Justice from the perspective of Judges
Editor’s Note: This is the sixth in a series of eight columns on the criminal justice system in Galveston County and the first from the judge’s perspective.
Bill Sargent, who will author this series for The Post Newspaper, is a former Chief Deputy Clerk of Elections in Galveston County and is a member of the Galveston Citizens Police Academy Alumni.
We’ve looked at the Criminal Justice System from a law enforcement, prosecution and the criminal defense attorney perspective. Now let’s see it as judges see it.
I spent about five hours interviewing District Court judges Kerry Neves and John Ellisor. The next three columns attempt to answer some questions you may have.
Who decides what cases come before your court?
Unlike federal courts where plaintiffs can select what court they want to hear a case, in Galveston County cases are brought to either the County Clerk or the District Clerk. These offices have computer programs that randomizes how cases are assigned to courts, thereby equalizing the number of cases in each.
Our courts handle both civil and criminal cases. The difference is for civil cases, it’s about money; for criminal it’s about a person’s freedom. In both, the job of the judge is basically the same.
What’s the process for criminal?
The state brings the allegation and presents it to a Grand Jury consisting of 12 people. The Grand Jury determines whether a crime has been committed and if there is “probable cause” that a particular person may have committed it. “Nine or more people on the Grand Jury must agree if there is to be an indictment, which is a formal notice to the defendant of the particulars of the criminal charge,” Judge Ellisor said.
“The goal is to have cases go to trial within a year to a year-and-a-half, but there is no one size fits all,” Judge Neves said. “In some cases, we have to wait on evidence (like from the DPS labs where there is a backlog).” If the indictment is so clear cut that the person did the crime, the defendant may decide if he/she wants to plead guilty, thus speeding up the process.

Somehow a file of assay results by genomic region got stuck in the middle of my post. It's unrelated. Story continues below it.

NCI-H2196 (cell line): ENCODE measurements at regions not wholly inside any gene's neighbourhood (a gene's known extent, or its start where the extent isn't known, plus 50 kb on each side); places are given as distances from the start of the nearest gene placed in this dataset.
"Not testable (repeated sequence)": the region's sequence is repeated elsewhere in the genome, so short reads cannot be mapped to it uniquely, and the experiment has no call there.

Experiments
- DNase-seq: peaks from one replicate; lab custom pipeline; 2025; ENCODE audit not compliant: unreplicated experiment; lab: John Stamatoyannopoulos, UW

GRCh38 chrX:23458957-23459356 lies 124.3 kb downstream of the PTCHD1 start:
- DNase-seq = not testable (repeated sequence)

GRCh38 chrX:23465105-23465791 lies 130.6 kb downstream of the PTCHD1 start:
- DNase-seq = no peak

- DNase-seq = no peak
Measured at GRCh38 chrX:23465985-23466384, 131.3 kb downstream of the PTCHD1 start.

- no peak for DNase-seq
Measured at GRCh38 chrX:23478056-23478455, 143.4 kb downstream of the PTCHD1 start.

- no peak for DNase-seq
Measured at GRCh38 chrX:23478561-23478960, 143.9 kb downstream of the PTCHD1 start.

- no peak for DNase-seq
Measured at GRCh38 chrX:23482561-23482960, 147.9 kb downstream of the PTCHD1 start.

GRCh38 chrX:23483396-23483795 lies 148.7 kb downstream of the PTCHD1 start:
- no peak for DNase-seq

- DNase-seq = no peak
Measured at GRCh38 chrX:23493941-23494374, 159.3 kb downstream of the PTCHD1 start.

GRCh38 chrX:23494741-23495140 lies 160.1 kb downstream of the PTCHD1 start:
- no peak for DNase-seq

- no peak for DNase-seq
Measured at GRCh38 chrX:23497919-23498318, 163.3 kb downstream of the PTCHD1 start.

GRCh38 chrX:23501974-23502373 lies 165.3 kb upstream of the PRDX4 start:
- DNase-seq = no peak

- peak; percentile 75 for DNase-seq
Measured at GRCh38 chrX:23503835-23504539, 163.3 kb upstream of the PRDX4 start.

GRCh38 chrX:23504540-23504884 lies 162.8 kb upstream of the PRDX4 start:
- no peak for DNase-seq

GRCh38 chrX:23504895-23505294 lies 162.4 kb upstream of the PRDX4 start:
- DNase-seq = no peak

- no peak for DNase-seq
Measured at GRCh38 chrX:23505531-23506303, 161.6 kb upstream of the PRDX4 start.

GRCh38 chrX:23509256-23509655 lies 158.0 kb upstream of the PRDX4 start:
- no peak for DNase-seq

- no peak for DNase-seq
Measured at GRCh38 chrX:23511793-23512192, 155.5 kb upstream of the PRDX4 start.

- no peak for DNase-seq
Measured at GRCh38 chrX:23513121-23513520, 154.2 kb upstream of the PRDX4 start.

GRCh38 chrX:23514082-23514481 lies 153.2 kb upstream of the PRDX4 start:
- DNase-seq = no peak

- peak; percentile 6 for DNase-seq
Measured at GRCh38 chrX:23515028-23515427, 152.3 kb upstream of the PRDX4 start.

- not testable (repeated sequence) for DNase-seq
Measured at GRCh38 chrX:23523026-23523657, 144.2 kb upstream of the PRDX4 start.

If the defendant wants to fight the charge, then the defense attorneys and prosecutors meet and the prosecution will give the defense the evidence they have and a list of witnesses they plan to call. “This is done in court and the judge needs to be available, but not necessarily sitting on the bench,” Neves said. “Where there are matters that need to be worked out – like requests to suppress evidence or a defendant’s criminal background – the judge will be present.”
What about plea agreements?
“I play a limited role in plea agreements,” Neves said. “Yes, I need to agree, but normally don’t get involved with the details. I will look at the seriousness of the crime, the person’s criminal history, and whether the police officer is okay with the agreement. If it looks out of line (normally it isn’t) then I could tell the parties to go back and rethink it but usually I concur with what is presented,” he concluded.
Judge Ellisor added, “If the party bringing the case wants a dismissal, the State may move to do so. A plea could be stopped or set aside if based upon false or incomplete information or the defense attorney finds through investigation that there is more evidence that could clear his client.”